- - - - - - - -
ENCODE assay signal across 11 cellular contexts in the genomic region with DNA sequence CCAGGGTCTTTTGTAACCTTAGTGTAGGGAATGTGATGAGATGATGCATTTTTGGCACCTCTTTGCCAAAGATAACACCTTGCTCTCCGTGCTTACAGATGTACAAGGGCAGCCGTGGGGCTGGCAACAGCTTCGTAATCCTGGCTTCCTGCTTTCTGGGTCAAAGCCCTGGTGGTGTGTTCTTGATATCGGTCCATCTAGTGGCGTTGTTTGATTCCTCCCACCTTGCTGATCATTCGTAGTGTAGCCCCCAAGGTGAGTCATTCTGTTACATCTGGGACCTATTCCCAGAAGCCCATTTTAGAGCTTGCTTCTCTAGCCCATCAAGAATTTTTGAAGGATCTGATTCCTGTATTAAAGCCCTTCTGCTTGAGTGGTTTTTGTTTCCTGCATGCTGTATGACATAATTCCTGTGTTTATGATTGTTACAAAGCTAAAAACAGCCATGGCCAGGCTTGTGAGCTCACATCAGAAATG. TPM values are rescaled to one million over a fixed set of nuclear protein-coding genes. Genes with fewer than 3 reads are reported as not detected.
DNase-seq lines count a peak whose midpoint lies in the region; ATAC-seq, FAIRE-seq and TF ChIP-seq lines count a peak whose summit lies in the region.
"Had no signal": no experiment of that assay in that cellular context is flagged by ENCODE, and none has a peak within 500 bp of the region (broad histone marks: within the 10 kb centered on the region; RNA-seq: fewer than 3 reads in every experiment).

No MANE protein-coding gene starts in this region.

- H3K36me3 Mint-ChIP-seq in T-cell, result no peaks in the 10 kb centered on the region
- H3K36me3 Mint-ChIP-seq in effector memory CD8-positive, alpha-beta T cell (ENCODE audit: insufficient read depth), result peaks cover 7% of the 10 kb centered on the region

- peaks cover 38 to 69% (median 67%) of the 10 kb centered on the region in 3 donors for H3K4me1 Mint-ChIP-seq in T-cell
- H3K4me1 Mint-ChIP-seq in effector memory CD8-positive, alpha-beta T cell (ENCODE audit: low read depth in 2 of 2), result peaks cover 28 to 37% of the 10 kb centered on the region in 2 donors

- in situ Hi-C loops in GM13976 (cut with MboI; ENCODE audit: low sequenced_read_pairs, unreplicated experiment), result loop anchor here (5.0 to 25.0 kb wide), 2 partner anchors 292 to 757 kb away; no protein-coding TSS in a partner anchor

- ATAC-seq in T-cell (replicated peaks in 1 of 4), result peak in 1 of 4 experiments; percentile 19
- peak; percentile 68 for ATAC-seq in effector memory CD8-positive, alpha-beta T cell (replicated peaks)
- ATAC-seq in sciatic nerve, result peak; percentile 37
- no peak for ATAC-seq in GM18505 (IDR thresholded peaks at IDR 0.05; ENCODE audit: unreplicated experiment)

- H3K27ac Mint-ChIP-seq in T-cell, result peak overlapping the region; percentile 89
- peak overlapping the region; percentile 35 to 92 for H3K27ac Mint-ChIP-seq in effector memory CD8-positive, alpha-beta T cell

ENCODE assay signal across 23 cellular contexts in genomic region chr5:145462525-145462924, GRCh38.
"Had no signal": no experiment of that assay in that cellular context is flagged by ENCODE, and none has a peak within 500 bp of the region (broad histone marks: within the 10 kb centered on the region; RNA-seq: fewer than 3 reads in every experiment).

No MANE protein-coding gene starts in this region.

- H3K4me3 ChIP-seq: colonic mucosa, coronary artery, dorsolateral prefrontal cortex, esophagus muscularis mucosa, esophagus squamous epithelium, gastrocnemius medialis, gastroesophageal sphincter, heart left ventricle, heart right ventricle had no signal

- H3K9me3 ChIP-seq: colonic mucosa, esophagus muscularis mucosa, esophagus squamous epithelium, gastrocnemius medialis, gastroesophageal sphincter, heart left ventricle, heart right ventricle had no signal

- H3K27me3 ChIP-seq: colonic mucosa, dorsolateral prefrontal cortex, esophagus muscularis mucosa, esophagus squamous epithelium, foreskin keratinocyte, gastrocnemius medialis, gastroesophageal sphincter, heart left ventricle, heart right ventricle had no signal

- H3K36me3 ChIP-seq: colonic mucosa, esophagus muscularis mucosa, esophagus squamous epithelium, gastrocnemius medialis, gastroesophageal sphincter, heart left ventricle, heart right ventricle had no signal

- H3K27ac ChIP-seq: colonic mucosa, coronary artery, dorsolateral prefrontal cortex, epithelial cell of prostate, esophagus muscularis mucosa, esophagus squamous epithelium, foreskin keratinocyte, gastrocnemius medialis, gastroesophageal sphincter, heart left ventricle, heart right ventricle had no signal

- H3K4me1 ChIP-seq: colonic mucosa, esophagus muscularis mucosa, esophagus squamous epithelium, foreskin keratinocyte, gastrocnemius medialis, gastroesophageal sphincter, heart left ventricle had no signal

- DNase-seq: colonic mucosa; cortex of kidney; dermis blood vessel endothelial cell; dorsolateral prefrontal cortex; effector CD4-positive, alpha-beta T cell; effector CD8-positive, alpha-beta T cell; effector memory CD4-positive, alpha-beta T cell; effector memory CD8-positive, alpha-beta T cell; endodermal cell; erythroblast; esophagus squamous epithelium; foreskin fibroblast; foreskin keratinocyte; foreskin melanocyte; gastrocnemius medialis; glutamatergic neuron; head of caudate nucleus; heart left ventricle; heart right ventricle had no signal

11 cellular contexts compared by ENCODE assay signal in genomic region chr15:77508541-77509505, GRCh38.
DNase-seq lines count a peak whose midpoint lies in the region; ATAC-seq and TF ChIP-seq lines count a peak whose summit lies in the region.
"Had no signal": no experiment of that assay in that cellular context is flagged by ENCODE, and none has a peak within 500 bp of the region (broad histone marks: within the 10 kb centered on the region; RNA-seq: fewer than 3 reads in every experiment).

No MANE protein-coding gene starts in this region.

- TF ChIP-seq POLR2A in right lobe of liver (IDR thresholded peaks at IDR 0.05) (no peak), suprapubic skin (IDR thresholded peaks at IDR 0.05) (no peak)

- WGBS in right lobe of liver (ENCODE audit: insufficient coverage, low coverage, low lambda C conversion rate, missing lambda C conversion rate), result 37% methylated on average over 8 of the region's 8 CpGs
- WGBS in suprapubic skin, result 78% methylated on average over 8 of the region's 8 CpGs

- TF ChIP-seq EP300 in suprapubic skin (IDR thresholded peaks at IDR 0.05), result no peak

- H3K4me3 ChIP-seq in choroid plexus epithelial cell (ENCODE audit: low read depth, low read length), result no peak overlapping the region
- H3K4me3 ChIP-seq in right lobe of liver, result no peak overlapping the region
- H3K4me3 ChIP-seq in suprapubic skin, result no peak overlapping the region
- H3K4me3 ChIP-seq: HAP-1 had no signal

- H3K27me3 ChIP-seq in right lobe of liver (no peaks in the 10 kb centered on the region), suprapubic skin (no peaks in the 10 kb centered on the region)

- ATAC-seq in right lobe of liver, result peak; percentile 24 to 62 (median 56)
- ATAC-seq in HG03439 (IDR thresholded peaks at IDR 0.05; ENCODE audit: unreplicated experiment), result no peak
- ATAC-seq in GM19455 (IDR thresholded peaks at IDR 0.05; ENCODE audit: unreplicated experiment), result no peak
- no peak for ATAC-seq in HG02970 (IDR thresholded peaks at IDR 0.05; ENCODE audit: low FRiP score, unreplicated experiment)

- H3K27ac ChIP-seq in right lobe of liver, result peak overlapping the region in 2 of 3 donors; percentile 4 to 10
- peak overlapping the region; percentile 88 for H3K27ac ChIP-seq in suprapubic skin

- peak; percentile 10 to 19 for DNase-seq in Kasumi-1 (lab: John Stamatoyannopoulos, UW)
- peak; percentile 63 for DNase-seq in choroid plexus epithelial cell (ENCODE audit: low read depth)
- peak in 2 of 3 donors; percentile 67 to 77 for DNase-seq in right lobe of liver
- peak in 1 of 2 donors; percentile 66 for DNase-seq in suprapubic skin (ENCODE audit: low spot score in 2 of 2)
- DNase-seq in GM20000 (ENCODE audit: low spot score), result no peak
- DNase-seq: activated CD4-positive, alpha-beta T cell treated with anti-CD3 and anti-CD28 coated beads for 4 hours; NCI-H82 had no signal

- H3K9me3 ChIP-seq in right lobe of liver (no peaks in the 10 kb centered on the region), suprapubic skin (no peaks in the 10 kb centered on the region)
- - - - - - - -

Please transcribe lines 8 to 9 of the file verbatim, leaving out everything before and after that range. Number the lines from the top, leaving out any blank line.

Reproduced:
- H3K4me1 Mint-ChIP-seq in effector memory CD8-positive, alpha-beta T cell (ENCODE audit: low read depth in 2 of 2), result peaks cover 28 to 37% of the 10 kb centered on the region in 2 donors

- in situ Hi-C loops in GM13976 (cut with MboI; ENCODE audit: low sequenced_read_pairs, unreplicated experiment), result loop anchor here (5.0 to 25.0 kb wide), 2 partner anchors 292 to 757 kb away; no protein-coding TSS in a partner anchor